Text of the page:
Bad juju…

When did the church go crazy? I mean, seriously: what happened to teaching from the Bible, and just using God’s word to guide us in our walk with Christ?

 

I have spoken to several people in the last week, who have absolutely no idea how convoluted their theology is. In more than one case, these people were actually claiming the authority to teach the Word. Here are a couple of examples of the kind of statements I heard from these “Christians”:

 

  • –       In a discussion about art and censorship—whether it is appropriate to hang “artwork” with nudity or sexual themes in public buildings (specifically, libraries and city hall)—one person claimed—on “biblical authority”—that Jesus would have condemned censorship, because the Bible doesn’t teach that nudity is sinful, or that sex is something that should be kept private… or, in fact, that sex should even be between a husband and wife exclusively
  • –       A woman who claimed that Jesus changed the Law, and as a result homosexuality is an acceptable lifestyle (I guess someone forgot to tell Paul and Peter)
  • –       A woman who claimed that everyone goes to heaven, regardless of their belief system, because the Bible says that God wants that “none shall perish, but that all shall be saved” (in which case, Jesus would have to feel pretty foolish about that whole “scourged and crucified” bit)
  • –       More than one person who claimed that the entire Christian religion is based on ancient pagan religions (based on the “factual” evidence provided by the History Channel)
  • –       A guy in a discussion forum who claimed that the traditional methods of reading the Bible are outdated and dangerous, because the Scripture doesn’t apply to modern issues; instead, we should take a “broader approach” in interpreting Scripture (or, in other words, we should read the entire Bible as a series of parables and morality plays, and if they don’t “fit” modern circumstances, God expects us to jettison them)

 

Disturbing. I have also—in my constant reading—come across denominations that condone—and in some cases, support—abortion, homosexuality (as opposed to homosexuals; these churches actually condone the lifestyle), sex outside the bonds of marriage, and other clearly non-Christian activities. All in the name of inclusiveness, it would seem.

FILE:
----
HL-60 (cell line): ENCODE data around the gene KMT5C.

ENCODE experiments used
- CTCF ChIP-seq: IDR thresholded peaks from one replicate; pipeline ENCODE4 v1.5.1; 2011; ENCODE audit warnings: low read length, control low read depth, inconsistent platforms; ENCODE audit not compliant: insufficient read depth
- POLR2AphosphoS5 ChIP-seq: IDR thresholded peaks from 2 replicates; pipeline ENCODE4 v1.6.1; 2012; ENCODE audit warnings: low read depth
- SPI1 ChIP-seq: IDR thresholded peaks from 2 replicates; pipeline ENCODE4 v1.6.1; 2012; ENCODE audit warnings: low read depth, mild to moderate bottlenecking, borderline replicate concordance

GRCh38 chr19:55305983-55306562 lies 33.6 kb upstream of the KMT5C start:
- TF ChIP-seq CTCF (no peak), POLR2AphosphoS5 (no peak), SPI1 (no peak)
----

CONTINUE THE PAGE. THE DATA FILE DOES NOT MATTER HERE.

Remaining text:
Now, I get it, to a point, I really do. We want that everybody should be saved (the alternative is that we just want everybody to get through the doors of the church long enough to wag the offering plate under their noses, but I’m trying to think the best of people). But are we actually saving people, if we water down the Gospel of Christ and the commands of the Lord just to avoid offending someone’s sensibilities? I gotta say, “no.” Jesus wasn’t one to water down His message; I really don’t think we should be doing Him the disservice of watering it down for Him!

 

No, hard as it can be (and I know that it can be very difficult), the Good News is sometimes—usually—Bad News for people that want to embrace Christ in one arm, and the world in the other. Sometimes, we just want to avoid the “sticky bits;” we can’t do that! Now, when we’re evangelizing, the most important thing is that we present the Gospel: Jesus Christ was born; He lived a perfect and sinless life; He taught that the Kingdom of God could be reached only through faith in the Son; He was tortured, crucified, and died on the cross as propitiation for the sins of all people; and that He rose from the grave on the third day. That is the central message: Jesus died for us, you can have faith in Him, and here’s why.